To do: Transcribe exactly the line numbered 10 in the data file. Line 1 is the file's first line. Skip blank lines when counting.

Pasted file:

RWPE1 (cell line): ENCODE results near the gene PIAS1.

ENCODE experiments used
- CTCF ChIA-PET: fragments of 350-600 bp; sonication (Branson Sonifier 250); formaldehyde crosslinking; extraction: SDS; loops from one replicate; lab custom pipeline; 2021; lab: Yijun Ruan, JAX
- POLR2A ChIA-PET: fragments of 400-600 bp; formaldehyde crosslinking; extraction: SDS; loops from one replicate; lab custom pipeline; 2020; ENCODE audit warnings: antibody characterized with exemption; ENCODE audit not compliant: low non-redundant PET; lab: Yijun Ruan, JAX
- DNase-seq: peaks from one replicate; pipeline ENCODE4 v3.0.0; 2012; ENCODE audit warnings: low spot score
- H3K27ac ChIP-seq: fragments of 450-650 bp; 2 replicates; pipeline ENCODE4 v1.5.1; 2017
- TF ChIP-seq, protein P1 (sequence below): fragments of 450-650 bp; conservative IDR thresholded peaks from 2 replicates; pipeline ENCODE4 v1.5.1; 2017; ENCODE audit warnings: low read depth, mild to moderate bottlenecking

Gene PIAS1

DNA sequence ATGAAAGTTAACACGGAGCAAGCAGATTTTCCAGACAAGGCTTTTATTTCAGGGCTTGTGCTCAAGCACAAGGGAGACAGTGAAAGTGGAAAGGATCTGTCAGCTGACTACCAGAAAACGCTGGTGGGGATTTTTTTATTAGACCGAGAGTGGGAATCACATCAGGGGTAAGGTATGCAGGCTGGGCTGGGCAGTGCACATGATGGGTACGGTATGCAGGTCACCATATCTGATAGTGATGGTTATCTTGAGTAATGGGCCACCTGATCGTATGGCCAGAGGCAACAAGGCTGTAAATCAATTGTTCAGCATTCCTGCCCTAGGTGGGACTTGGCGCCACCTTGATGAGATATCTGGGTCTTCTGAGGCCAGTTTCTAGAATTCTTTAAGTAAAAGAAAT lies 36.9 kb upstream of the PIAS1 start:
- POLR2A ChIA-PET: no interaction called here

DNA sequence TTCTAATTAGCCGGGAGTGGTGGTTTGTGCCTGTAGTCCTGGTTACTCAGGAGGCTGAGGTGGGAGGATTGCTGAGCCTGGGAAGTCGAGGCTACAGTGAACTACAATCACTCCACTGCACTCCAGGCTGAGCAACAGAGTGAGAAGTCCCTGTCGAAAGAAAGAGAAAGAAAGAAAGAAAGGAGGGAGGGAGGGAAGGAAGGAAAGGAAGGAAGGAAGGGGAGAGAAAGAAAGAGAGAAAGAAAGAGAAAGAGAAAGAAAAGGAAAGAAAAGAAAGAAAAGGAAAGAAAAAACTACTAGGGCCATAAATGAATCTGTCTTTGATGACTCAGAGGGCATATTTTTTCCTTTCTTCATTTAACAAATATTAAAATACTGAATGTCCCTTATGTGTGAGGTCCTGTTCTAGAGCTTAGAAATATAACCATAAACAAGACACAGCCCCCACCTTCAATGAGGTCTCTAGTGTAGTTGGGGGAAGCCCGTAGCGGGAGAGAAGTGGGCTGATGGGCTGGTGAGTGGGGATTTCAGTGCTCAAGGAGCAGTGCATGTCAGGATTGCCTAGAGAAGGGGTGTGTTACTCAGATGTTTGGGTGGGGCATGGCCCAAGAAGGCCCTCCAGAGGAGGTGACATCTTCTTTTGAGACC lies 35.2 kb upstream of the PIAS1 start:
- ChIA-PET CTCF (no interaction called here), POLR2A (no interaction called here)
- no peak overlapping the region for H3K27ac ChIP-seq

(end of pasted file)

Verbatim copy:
- POLR2A ChIA-PET: no interaction called here